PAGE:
Chapter last reviewed and updated in July 2020. A description of changes can be found at Updates to the Communicable Disease Control Manual.
New Zealand Epidemiology
Creutzfeldt-Jakob Disease (CJD) is one of the transmissible spongiform encephalopathies that affect humans. Sporadic CJD, accounting for 85–90% of CJD, occurs at an incidence of 1–2 per million per year.
Other transmissible spongiform encephalopathies include kuru (once common amongst the Fore people of Papua New Guinea), and hereditary forms such as Gerstmann-Straussler-Scheinker syndrome and fatal familial insomnia. CJD is subdivided into sporadic (previously known as classic), familial, iatrogenic and variant forms. The variant form of CJD (vCJD) is linked epidemiologically and through laboratory studies to bovine spongiform encephalopathy (BSE) in cattle.
All spongiform encephalopathies are caused by proteinaceous infectious particles (termed ‘prions’) that undergo conformational change, leading to cellular death and inducing a similar conformational change in other proteins around them.
This is based on consensus criteria used internationally, which include case history and examination findings, cerebral magnetic resonance imaging (MRI), electroencephalogram (EEG), cerebrospinal fluid (CSF) real-time quaking-induced conversion (RT-QuIC) or 14-3-3 protein and definitively brain histopathology.
Criteria of the National CJD Research & Surveillance Unit (UK) (PDF, 252 KB) are available from their website.
Creutzfeldt-Jakob Disease is a rapidly progressive and universally fatal neurodegenerative disease. Subtypes of CJD are differentiated by causative mechanism and clinical picture, as summarised Immediately below. Clinical differentiators between these subtypes are not considered reliable; in other words genetic, iatrogenic and sporadic types for example can be clinically indistinguishable.
Sporadic CJD (sCJD) is thought to arise spontaneously and accounts for around 85 percent of all cases of CJD globally.
Familial CJD (fCJD) is a hereditary form that accounts for 10–15 percent of all cases of CJD, occurring in geographic clusters. It is an autosomal dominant inheritance. Close blood relatives of people with genetic CJD have a 1 in 2 chance of carrying the gene and developing the disease.
Variant CJD (vCJD) is suspected to occur from eating beef and beef products from cattle infected with BSE. It often starts with psychiatric symptoms, such as anxiety and depression.
Prions are found outside the nervous system as well as within it, especially in the lymphoid tissues throughout the body. No cases of vCJD have been reported in New Zealand to date.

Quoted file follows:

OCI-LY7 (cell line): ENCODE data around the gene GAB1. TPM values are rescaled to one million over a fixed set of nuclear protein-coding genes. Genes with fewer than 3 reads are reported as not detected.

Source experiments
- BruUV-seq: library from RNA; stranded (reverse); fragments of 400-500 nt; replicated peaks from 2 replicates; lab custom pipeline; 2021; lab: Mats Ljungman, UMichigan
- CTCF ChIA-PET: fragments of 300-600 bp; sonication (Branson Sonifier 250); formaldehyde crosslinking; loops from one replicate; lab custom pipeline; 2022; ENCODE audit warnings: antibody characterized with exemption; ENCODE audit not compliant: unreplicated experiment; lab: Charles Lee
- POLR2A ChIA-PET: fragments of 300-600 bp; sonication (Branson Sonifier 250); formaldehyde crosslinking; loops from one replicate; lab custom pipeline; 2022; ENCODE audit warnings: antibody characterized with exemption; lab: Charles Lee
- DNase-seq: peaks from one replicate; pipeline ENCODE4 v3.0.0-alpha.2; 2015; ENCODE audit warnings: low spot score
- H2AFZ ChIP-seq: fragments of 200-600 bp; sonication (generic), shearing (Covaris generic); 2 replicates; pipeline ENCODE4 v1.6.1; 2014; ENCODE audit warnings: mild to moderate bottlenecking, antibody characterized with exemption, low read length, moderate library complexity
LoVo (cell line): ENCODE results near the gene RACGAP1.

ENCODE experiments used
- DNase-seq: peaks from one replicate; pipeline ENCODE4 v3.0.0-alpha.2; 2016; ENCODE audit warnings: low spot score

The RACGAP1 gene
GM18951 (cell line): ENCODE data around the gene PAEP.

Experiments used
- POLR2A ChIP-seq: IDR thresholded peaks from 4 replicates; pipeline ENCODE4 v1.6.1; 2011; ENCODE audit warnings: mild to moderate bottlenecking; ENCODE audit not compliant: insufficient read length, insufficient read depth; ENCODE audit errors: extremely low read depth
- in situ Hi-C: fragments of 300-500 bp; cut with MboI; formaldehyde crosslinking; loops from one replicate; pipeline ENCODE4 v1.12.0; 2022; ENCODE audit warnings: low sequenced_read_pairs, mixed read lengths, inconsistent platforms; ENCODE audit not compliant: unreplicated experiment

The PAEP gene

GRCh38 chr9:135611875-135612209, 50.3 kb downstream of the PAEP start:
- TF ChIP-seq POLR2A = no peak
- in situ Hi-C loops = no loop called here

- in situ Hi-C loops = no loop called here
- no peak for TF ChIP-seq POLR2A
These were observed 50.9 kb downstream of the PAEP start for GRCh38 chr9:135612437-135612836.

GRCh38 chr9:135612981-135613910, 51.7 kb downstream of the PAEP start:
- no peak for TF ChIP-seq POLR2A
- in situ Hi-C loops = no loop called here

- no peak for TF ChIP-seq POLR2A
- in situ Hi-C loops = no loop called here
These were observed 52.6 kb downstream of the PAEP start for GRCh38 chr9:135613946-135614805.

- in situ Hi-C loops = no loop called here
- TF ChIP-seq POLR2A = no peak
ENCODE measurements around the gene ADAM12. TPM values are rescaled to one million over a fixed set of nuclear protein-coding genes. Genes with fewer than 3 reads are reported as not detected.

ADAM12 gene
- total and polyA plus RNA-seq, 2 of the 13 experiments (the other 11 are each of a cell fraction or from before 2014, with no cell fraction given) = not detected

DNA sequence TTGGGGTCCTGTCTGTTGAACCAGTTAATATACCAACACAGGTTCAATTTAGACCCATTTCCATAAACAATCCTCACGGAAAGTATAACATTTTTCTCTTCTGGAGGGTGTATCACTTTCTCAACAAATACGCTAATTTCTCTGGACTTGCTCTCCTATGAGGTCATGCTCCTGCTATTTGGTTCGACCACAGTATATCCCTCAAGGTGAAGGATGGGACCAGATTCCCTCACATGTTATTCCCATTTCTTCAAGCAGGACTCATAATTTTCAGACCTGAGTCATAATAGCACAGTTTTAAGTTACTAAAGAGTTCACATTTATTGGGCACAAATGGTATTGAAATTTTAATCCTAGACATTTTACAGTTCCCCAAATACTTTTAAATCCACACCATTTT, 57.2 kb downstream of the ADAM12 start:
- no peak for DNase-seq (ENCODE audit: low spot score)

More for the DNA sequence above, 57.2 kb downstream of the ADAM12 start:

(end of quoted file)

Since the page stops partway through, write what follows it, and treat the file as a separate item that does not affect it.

Iatrogenic CJD (iCJD) is an infection passed on from treatment or procedures from any case (sporadic, familial, variant) and can be considered iatrogenic. It accounts for less than 1% of all cases of CJD.
Historically, it has been transmitted via pituitary hormones and dura mater grafts derived from human cadavers (treatments no longer in use), and more recently through corneal transplantation and contaminated neurosurgical instruments. Infection with variant CJD has been linked with blood transfusion in four patients in the United Kingdom.
Investigations for diagnosis
Cerebral spinal fluid real-time quaking-induced conversion (CSF RT-QuIC ) is the most specific non-histological diagnostic test for ante-mortem diagnosis of sCJD. When this test is positive, only ‘rapidly progressive cognitive impairment’ is required as a clinical feature to meet a surveillance classification as ‘probable sCJD’. As CSF RT-QuIC is not 100% sensitive, and as CSF analysis can be limited by the presence of blood, careful clinical assessment and other investigations remain relevant.
Cerebral spinal fluid real-time protein 14-3-3, the traditional CSF test, has inferior specificity and sensitivity compared to CSF RT-QuIC, but is still used as laboratories transition to RT-QuIC. CSF protein 14-3-3 is a supporting investigation and may be useful when CSF RT-QuIC is not available. CSF 14-3-3 utility can be improved by the addition of CSF total Tau. New Zealand CSF samples for CSF RT-QuIC, protein 14-3-3 and total Tau are analysed at the Florey Laboratory, University of Melbourne.
Magnetic resonance imaging (MRI), particularly abnormal diffusion weighed imaging in the basal ganglia and/or multiple cortical regions, is a useful supporting investigation.
EEG can also be useful, although may show non-specific abnormalities earlier in the clinical course.
Note that, with the exception of CSF RT QuIC, clinical features on neurological examination must be present for cases to be classified as ‘possible’ or ‘probable’ sCJD (see 'Case definition' above).
- See case definition above.
- The CJD Registry classifies cases notified according to the consensus diagnostic criteria. It may not be possible to classify some cases where information is limited.
Spread of infection
Sporadic and familial cases
Based on the small number of vCJD cases, the incubation period for foodborne transmission is approximately 13 years.
- Neurosurgical cases and EEG depth electrodes: 12–28 months
- Dural grafts: 1.5–18 years
- Growth hormone: 6–34+ years
- Based on the small numbers of vCJD cases, the blood transfusion-related transmissions is around 5–9 years.
Mode of transmission
Sporadic and familial
Not applicable (arises spontaneously).
Variant CJD is most likely to have been caused by consumption of food products contaminated by BSE-infected cattle.
Infection is passed on as a result of medical treatment or invasive medical intervention through exposure to infectious material from a case. Most cases of iCJD have been transmitted through cadaveric dural grafts or treatment with human pituitary hormones; two cases have been transmitted through corneal transplantation, contaminated neurosurgical instruments or from EEG depth electrodes. Each acquired form involves the inoculation, implantation or transplantation of infectious material.
Transmission from cases
For sporadic, familial and iatrogenic cases of CJD, only the tissues of the central nervous system, including the brain, dura mater, spinal cord ganglia, CSF (low risk), posterior eye and the olfactory tract, appear to be infective. Blood transmission has not been demonstrated for sporadic CJD, but has been implicated in several cases of variant CJD.
For variant CJD, abnormal prion protein has also been detected in various lymphoid tissues, including tonsils, spleen, gastrointestinal lymphoid tissues (for example, Peyers patches of the appendix and rectum), lymph nodes, thymus and adrenal gland. Some vCJD cases have been linked to blood transfusions, and it is thought that vCJD can be transmitted by blood components from people who are asymptomatic but later develop the disease.